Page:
You know how content designers are brought into a project at the last minute? Usually after design work is "final" and before eng starts their work. And you’re brought in to “wordsmith” the copy to make it sound nice?
There is a world where you can start collaborating with your stakeholders during the planning phases! I’ve been there with multiple teams and product managers. And let me tell you: it is amazing and glorious and wonderful.
This is a simple, persuasive way to get there: give. them. options.
1. Choose your content
Next time you start a project, focus on one piece of the full experience for this part of your work. Choose a piece that is high priority and has lots of potential.
Use the project’s success metrics to help you find the right piece. For instance, if feature adoption is a big part of this project, find the moments in the experience that could make or break feature adoption — like an onboarding experience or a validation modal.
You can also consider critical moments where a misunderstanding could be really bad for your audience. For instance, when I supported DocuSign Notary, I once chose an identity verification modal that communicated real-time status updates for remote online notaries.
Write, strategize, and iterate on the rest the experience like normal.
2. Write Option A
When you’re looped-in to a project at the last minute, the scope of your impact and work has already been decided for you — intentionally or no. Option A works within that scope. Option is adequate, it gets the job done. Option A is the low-hanging fruit. It is good, it is fine. It checks the boxes and the team can keep moving forward. Option A exists because you’re not a blocker and, by golly, you get your work done.
3. Write Option B
Option B pushes the envelope a bit. It is out of scope, but not wildly so. Option B is the reasonable scope you wish you had. With Option B, your goal is to clearly demonstrate the potential — for this part of the experience and for including you earlier. Option B is what could be. Annotate this option to clearly demonstrate and articule your strategy. Pull in data and research to support your work, if you have it.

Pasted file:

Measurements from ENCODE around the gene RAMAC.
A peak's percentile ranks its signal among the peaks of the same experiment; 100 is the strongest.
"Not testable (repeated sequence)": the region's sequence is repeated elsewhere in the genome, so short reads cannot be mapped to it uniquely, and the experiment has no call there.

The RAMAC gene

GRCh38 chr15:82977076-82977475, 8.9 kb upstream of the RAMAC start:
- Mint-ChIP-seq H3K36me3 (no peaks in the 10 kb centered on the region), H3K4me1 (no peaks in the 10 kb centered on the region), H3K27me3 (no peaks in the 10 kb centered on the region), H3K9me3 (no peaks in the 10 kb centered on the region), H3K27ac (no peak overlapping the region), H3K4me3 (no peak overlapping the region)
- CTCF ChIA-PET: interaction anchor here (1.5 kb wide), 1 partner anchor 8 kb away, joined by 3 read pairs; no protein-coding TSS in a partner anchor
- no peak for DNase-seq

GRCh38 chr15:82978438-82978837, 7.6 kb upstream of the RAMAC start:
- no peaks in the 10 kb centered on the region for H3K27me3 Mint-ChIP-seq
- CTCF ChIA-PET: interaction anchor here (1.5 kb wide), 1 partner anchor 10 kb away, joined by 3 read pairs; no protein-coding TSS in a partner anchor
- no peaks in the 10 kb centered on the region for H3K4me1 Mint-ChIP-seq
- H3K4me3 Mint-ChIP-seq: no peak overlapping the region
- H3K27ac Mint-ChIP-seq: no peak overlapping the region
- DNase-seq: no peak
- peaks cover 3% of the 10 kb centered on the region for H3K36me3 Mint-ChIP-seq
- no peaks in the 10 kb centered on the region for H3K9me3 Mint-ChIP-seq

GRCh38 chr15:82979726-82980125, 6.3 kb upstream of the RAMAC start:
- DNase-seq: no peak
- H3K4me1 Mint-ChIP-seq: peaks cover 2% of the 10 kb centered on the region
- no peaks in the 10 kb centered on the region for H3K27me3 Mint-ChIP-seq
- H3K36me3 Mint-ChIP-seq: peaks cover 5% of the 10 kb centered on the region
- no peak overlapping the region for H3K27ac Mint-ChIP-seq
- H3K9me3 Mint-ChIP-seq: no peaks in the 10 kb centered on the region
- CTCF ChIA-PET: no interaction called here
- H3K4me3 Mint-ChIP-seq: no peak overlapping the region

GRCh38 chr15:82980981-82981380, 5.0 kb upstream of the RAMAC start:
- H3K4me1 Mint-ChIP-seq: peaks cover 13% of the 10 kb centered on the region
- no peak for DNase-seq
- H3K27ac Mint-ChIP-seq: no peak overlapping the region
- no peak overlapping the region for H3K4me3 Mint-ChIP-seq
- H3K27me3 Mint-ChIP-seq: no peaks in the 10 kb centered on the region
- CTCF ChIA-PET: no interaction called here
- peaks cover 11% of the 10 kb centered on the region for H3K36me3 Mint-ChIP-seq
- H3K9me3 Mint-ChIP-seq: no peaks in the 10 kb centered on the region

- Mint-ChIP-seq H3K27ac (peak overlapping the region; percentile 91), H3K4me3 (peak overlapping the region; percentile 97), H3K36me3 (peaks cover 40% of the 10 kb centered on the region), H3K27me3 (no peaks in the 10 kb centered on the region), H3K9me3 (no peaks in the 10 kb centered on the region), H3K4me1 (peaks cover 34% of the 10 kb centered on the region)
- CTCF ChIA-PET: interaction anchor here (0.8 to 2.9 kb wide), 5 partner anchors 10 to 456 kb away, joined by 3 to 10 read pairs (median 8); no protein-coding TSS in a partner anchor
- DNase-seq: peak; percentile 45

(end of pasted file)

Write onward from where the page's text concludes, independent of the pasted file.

4. Make your pitch
First and foremost: Make sure you and your product design counterpart are on the same page. Then, review both options with your product manager.
At this point, your PM has three options:
- Ship Option A now, stay on track, and never ship Option B
- Ship Option A now, stay on track, and ship Option B later
- Ship Option B now, lose a little momentum, and save time later
The odds are pretty favorable for you, friend. Your PM really just has to make a decision about Option B because Option A is already done and is in scope.
When Option B ships, you’re in a great position to advocate for yourself and get invited to the planning meetings. You can now demonstrate that getting involved earlier means that, as a team, you can make sure there’s time to consistently ship content with a higher quality. Just like Option B.
If Option B doesn’t ship? Do your own little postmortem to see what you can do to improve when you try again next time.
Try it out and let me know how it goes. ✌️😊